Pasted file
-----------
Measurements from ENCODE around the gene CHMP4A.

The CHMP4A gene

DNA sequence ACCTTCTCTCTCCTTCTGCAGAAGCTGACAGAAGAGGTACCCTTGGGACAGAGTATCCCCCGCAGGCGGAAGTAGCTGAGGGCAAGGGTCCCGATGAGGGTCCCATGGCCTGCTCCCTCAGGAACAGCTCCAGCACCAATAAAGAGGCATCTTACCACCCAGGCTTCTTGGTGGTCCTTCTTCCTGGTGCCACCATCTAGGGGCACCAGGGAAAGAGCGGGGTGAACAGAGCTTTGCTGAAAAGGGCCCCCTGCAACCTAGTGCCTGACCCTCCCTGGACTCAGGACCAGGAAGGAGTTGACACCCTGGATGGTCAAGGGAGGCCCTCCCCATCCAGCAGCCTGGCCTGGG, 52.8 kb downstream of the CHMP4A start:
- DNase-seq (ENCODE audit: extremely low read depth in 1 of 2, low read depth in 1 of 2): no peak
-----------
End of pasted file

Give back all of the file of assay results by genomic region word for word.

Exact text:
Measurements from ENCODE around the gene CHMP4A.

The CHMP4A gene

DNA sequence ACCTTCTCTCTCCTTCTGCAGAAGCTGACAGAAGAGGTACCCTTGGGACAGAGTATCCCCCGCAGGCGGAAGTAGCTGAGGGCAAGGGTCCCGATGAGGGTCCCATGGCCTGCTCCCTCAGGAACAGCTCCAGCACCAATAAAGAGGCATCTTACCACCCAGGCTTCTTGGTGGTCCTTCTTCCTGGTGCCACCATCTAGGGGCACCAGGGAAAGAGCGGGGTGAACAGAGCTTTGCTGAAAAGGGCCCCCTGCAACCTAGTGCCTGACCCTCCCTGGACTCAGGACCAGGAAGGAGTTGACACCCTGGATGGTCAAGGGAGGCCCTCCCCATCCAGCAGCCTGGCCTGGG, 52.8 kb downstream of the CHMP4A start:
- DNase-seq (ENCODE audit: extremely low read depth in 1 of 2, low read depth in 1 of 2): no peak